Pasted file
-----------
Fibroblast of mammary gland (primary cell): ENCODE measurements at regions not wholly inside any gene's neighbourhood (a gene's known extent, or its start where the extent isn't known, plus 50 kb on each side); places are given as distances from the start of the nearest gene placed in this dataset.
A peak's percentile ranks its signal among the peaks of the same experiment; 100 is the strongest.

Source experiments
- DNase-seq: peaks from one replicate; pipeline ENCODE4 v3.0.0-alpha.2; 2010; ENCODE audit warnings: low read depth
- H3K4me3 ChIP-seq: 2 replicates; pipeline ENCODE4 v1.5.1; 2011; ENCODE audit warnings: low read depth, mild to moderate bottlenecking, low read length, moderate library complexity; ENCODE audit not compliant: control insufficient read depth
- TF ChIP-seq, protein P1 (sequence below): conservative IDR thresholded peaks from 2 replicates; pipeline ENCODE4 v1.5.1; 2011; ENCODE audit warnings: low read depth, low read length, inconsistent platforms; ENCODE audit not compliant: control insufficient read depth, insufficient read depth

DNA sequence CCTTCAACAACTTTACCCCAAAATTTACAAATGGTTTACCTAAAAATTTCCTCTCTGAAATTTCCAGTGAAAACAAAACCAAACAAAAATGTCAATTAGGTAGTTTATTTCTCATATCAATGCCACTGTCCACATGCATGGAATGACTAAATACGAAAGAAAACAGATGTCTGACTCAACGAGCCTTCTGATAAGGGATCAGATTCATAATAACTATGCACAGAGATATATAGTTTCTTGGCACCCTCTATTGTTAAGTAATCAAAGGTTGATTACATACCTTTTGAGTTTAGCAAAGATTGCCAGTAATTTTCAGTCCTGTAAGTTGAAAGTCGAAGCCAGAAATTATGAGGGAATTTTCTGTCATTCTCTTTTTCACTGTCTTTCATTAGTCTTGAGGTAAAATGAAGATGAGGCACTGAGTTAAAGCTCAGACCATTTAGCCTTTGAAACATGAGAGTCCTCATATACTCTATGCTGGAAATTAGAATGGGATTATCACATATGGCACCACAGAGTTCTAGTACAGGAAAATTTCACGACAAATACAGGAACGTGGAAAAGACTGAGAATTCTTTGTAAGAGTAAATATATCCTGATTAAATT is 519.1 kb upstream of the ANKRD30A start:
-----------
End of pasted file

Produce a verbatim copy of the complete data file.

Fibroblast of mammary gland (primary cell): ENCODE measurements at regions not wholly inside any gene's neighbourhood (a gene's known extent, or its start where the extent isn't known, plus 50 kb on each side); places are given as distances from the start of the nearest gene placed in this dataset.
A peak's percentile ranks its signal among the peaks of the same experiment; 100 is the strongest.

Source experiments
- DNase-seq: peaks from one replicate; pipeline ENCODE4 v3.0.0-alpha.2; 2010; ENCODE audit warnings: low read depth
- H3K4me3 ChIP-seq: 2 replicates; pipeline ENCODE4 v1.5.1; 2011; ENCODE audit warnings: low read depth, mild to moderate bottlenecking, low read length, moderate library complexity; ENCODE audit not compliant: control insufficient read depth
- TF ChIP-seq, protein P1 (sequence below): conservative IDR thresholded peaks from 2 replicates; pipeline ENCODE4 v1.5.1; 2011; ENCODE audit warnings: low read depth, low read length, inconsistent platforms; ENCODE audit not compliant: control insufficient read depth, insufficient read depth

DNA sequence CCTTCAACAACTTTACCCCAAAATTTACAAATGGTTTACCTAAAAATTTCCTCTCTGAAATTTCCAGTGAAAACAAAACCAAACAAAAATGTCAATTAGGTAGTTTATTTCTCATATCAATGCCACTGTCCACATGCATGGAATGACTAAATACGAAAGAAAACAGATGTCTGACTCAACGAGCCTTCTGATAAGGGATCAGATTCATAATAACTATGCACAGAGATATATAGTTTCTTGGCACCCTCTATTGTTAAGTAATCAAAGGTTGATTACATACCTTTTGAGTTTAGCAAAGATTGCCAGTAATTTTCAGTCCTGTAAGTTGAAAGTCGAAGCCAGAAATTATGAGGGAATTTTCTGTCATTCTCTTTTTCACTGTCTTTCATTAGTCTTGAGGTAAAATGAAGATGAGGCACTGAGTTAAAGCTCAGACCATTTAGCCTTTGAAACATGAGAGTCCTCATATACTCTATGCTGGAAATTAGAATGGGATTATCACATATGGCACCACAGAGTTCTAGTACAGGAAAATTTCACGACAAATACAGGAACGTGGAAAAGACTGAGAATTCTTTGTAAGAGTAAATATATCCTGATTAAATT is 519.1 kb upstream of the ANKRD30A start: